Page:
Reactions as British Museum Sacks Worker over Stolen Treasures

Several social media users expressed their displeasure with the British Museum after it stated that a worker had been sacked in connection with the theft, disappearance, or damage of items kept there.

According to CNN, the museum announced in a statement on Wednesday that the Metropolitan Police’s Economic Crime Command has subsequently opened an inquiry into the issue, however no arrests have been made. The missing objects, according to the museum, include “gold, jewelry, and gems of semi-precious stones and glass dating from the 15th century BC to the 19th century AD.”

According to the statement, the majority of the objects were “small pieces kept in a storeroom.” The museum further stated that the artefacts had lately been publicly displayed and were primarily retained for academic and research purposes.

Aside from the police inquiry, the museum stated that it has “launched an independent review of security” and will take legal action against the employee who was fired as a result of the event.

“We have been working alongside the British Museum. There is currently an ongoing investigation — there is no arrest and enquiries continue,” the Metropolitan Police told the news outlet. “We will not be providing any further information at this time.”

The director of the British Museum, Hartwig Fischer, also said the museum will “throw our efforts into the recovery of objects”, BBC reported. “This is a highly unusual incident. I know I speak for all colleagues when I say that we take the safeguarding of all the items in our care extremely seriously,” he added.

“We have already tightened our security arrangements and we are working alongside outside experts to complete a definitive account of what is missing, damaged and stolen.”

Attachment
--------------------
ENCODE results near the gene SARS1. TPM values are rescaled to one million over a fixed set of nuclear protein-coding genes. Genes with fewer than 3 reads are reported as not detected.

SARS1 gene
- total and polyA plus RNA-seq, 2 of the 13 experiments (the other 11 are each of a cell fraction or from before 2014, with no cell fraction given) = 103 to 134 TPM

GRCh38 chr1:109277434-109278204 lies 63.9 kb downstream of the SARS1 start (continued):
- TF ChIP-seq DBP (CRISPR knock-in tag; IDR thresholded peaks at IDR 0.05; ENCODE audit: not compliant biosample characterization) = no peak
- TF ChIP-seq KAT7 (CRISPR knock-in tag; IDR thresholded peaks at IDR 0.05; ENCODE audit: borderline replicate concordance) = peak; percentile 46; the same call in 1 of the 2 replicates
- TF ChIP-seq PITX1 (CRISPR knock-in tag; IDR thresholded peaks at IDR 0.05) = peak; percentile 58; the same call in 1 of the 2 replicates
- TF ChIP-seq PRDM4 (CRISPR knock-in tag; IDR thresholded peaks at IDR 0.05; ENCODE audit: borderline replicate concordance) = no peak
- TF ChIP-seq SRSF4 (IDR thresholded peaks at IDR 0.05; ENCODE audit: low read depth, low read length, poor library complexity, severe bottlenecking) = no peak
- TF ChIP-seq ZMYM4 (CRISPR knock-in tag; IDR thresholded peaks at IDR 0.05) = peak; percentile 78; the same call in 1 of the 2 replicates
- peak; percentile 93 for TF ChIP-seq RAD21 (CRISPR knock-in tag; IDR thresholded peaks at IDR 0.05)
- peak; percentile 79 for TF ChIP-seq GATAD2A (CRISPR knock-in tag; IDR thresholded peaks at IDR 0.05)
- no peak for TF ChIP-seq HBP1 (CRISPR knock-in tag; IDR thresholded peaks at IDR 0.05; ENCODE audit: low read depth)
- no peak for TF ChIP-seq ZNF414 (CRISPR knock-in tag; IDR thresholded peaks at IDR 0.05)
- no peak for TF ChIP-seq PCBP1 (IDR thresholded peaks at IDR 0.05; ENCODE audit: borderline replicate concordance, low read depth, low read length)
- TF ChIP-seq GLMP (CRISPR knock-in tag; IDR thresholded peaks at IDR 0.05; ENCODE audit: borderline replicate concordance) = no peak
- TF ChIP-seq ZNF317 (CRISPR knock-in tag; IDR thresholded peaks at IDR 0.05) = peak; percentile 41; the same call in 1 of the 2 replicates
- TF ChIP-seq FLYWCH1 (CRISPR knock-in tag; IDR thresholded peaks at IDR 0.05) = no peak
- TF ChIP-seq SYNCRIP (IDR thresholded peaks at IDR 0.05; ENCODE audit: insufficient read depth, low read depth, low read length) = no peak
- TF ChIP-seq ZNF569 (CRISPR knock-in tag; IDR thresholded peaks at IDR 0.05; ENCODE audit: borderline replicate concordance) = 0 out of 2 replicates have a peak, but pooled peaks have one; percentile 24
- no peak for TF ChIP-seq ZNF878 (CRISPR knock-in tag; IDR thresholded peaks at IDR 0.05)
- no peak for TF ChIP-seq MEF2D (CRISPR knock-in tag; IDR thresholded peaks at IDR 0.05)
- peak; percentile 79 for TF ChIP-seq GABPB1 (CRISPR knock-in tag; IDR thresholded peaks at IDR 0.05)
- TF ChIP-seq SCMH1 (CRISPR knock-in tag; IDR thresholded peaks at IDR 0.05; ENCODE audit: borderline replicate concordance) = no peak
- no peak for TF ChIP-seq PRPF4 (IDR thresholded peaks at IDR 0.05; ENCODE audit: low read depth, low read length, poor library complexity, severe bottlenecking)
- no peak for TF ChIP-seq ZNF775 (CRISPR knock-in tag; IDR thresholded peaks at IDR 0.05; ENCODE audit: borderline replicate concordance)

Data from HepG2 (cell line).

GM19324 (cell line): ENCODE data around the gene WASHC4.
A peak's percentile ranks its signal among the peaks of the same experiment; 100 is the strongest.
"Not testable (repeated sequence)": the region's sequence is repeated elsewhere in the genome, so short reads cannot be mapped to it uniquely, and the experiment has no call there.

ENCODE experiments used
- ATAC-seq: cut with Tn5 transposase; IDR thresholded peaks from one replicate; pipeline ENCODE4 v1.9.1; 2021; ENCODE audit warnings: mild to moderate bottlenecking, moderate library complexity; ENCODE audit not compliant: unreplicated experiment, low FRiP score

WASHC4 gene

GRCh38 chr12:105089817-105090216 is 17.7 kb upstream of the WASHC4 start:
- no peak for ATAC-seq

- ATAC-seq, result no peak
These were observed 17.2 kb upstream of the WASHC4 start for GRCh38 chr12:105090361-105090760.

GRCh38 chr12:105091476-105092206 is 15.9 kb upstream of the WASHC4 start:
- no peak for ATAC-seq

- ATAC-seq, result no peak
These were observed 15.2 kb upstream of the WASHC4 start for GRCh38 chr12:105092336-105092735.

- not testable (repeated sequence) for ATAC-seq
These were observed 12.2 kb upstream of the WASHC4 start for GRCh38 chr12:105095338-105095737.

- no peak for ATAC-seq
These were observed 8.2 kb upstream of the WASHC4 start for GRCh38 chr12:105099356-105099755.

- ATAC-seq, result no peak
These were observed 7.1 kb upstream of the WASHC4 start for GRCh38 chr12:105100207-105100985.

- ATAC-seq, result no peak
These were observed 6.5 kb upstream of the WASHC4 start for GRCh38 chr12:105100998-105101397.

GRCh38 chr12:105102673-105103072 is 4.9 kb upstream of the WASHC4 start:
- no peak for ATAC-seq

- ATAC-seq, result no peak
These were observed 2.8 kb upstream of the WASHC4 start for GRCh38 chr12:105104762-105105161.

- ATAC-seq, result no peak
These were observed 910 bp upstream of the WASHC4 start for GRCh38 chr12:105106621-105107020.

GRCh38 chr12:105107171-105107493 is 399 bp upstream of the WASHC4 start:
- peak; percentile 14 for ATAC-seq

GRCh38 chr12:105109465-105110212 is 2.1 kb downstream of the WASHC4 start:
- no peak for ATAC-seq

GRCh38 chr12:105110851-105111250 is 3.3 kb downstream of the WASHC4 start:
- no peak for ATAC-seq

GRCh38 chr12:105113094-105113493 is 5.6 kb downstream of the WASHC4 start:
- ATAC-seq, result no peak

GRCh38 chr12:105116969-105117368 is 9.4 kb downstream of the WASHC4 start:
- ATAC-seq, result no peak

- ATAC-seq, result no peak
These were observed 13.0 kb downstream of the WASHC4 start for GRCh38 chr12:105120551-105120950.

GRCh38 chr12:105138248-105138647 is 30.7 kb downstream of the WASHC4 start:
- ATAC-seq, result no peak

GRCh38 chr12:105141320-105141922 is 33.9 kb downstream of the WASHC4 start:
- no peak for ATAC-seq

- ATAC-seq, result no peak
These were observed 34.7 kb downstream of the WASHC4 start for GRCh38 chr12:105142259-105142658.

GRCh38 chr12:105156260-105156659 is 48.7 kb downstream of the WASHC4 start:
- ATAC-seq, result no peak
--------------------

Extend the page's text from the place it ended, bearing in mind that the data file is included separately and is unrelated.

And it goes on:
But in the wake of the announcement, several users on “X” (formerly Twitter) appeared to poke fun at what had happened. In a 2019 article published by The Guardian, British human rights attorney Geoffrey Robertson said the British Museum trustees “have become the world’s largest receivers of stolen property, and the great majority of their loot is not even on public display.”

The items the museum has in its possession include artifacts that were stolen from the Kingdom of Benin in modern-day Nigeria by British soldiers in 1897. “Oh so now its a problem,” a user said in response to the museum’s announcement. “Thieves can’t handle being stolen from,” another user commented.

A user also asked, “Where did the Museum get them?” Another user also asked why someone was “dismissed for continuing the museum’s legacy.”

“The British Museum dismissing an employee for stealing artifacts originally stolen by the British Museum is peak irony,” said a user. “The British museum which is full of items that have been stolen, sack an employee who is then stealing stolen items? The jokes write themselves,” a different user wrote.

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